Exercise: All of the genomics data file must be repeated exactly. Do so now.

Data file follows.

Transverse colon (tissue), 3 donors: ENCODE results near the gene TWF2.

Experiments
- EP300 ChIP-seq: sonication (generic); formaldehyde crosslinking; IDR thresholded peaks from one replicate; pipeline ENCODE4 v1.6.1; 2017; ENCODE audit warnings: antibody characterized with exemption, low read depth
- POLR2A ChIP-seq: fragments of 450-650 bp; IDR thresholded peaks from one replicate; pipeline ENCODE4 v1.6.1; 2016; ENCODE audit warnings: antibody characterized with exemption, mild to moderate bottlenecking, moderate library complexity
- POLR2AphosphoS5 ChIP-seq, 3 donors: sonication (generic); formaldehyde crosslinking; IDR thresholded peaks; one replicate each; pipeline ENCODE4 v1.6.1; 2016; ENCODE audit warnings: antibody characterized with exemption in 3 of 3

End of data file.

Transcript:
Transverse colon (tissue), 3 donors: ENCODE results near the gene TWF2.

Experiments
- EP300 ChIP-seq: sonication (generic); formaldehyde crosslinking; IDR thresholded peaks from one replicate; pipeline ENCODE4 v1.6.1; 2017; ENCODE audit warnings: antibody characterized with exemption, low read depth
- POLR2A ChIP-seq: fragments of 450-650 bp; IDR thresholded peaks from one replicate; pipeline ENCODE4 v1.6.1; 2016; ENCODE audit warnings: antibody characterized with exemption, mild to moderate bottlenecking, moderate library complexity
- POLR2AphosphoS5 ChIP-seq, 3 donors: sonication (generic); formaldehyde crosslinking; IDR thresholded peaks; one replicate each; pipeline ENCODE4 v1.6.1; 2016; ENCODE audit warnings: antibody characterized with exemption in 3 of 3